Saturday, January 15, 2011

January Love

I'm always so late in sending Christmas gifts. Mine usually arrive sometime in the new year. If it's a good year, they will be shipped before January is done. In a bad year, I might finally send something in July, or hand the presents to my nieces and nephew when they arrive for Thanksgiving. You probably think I'm exaggerating, but I'm really not. I'm usually too overwhelmed in December to manage the kind of organization required to choose, wrap, box and mail gifts on time. It's all I can do to make sure the people I will actually be with, such as my husband and children, are covered.

And so I find myself ruminating in January, trying to match the person with the gift, and trying to hit the right level of gifting. If you're shipping a gift, then it has to be something more than if you're handing a wrapped present to someone on Christmas morning. I'm starting to grasp how I arrived at this particular mathematics of gift-giving, one that keeps me stalled for weeks. It plays out like this: I will buy a gift for someone, and then it will sit there as I imagine that person opening the box and finding just this small thing, so inadequate, not one of many presents under the tree, not part of the party but a tardy guest who must now atone for the late hour.

And so I go out and buy another gift to add to the first, and this takes time, because I have to think about the person, in this case the three families worth of loved people in Virginia and Maryland who have yet to be gifted by me, and I have to come up with something as targeted as the first gift, something that isn't a throwaway but truly matches who that person is trying to be. It's easier for the grown-ups, they don't care really. They don't even have to get a gift, truth be told. But their children. I want their children to feel that I honed in on their hearts, to feel the thrill of what's inside the box, inside the festive wrapping paper in January, arriving all by its lonesome, missing all the hectic glory of Christmas morning.

The irony is my own children appreciate without question or calculation any gift that arrives, more so the love of the gifter. So why do I not permit my relatives who live at a distance the same grace? Why do I allow guilt to settle itself next to January love all wrapped up in Christmas paper?


  1. Oh. This is why I hate gift-giving. But once, when I was Christmas shopping and moaning and weeping, I ran into a very wise woman I know who told me, "You can't prove your love with a gift."
    She is right although we always feel like we should be able to.

  2. Ms. Moon, you are so wise. You cut right to the chase. This is just what I needed to hear.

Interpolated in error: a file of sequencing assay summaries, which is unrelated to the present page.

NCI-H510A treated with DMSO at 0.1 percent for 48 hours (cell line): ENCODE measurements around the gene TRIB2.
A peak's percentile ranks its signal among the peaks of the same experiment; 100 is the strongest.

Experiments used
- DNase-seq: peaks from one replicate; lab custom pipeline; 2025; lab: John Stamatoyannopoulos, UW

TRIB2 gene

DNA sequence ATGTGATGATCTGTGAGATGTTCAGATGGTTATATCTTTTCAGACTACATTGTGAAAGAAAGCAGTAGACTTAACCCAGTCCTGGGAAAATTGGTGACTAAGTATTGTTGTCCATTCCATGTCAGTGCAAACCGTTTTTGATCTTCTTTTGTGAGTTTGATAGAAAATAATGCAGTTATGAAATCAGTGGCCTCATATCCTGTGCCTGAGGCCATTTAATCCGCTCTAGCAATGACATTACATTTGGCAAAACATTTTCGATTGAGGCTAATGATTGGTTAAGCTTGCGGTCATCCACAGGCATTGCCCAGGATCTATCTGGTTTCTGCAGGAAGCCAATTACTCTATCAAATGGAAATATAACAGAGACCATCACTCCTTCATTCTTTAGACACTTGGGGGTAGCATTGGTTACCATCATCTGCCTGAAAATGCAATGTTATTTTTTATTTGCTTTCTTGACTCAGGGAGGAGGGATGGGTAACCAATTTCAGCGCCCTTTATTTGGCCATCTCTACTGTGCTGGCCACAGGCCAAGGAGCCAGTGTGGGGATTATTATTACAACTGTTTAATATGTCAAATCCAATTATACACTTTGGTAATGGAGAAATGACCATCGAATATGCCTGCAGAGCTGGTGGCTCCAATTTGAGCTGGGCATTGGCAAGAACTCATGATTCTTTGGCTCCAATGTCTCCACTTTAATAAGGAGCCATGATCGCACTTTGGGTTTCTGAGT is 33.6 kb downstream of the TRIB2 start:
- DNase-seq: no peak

3. Better late than never! I feel resistance at Christmas time too. Historically gift giving has been a rather recent development. How it evolved into the materialistic guilt fest that it is today I blame capitalism.

    I like to give though and if unexpected presents show up randomly during the year, so much the merrier.

  4. indigodog, welcome. this is a better way to think about it by far!

    thanks for visiting and commenting.

  5. Angella, you put far too much pressure on yourself, my friend. People love YOU and all that you add to their lives. I have only known you for a relatively short time and only through our blogs, and to me, you are a gift to my soul. Fill the boxes with trinkets that are fun and then lots of love, no guilt. Really, people want to know that you care and that is so apparent in all that you do.

    Love and hugs,

  6. So much pressure, self-induced for the most part, though there is a place in my life where I have never gotten it right. A gift, the heart of it, is a symbol of love, is it not? Another area where I believe joy is the intended purpose, not tying ourselves in knots. I am still learning.

  7. The gift giving practice is certainly a stressful time !! Sometimes the real meaning of love is lost in the whole affair and isn't that a shame!

    Keep on writing. God bless :)


  8. Because you're a Type A personality?
    ...I only feel I can say this as a fellow Type A!

  9. Debra W, wise and generous words, my friend. thank you.

    Marylinn, i can tell you know just what knots I am tying over here. I am still trying to get it right myself. the first step is knowing that much of what i create around this is in my own head.

    Silver, you're so right. I hope you are well today, dear Silver. Sending love.

    Sandra, welcome! Thank you for clicking that follow button too. I hope you come often. Yes, I probably am a type A, guilty as charged (there's the guilt again, proving it!), although my Type A self says I should be able to have all the gift giving wrapped up and done before Christmas. I am a sorry Type A, aren't I?

  10. For some reason, I find sending presents is charming, even after the holidays, because it shows that you have spent the time preparing them. I would have been very happy to get it.

  11. one of my sisters in law's gifts is still sitting on a table in my studio waiting to be wrapped and then i have to ship it to texas!!

    i'm breaking all sorts of late records this year! with gifts and cards.

  12. Olga, you're absolutely right. People are happy to be thought of, even if the present is late!

    mouse, you and me, friend. i now have all the gifts to be sent in the house, waiting to be wrapped and shipped. they'll get there yet!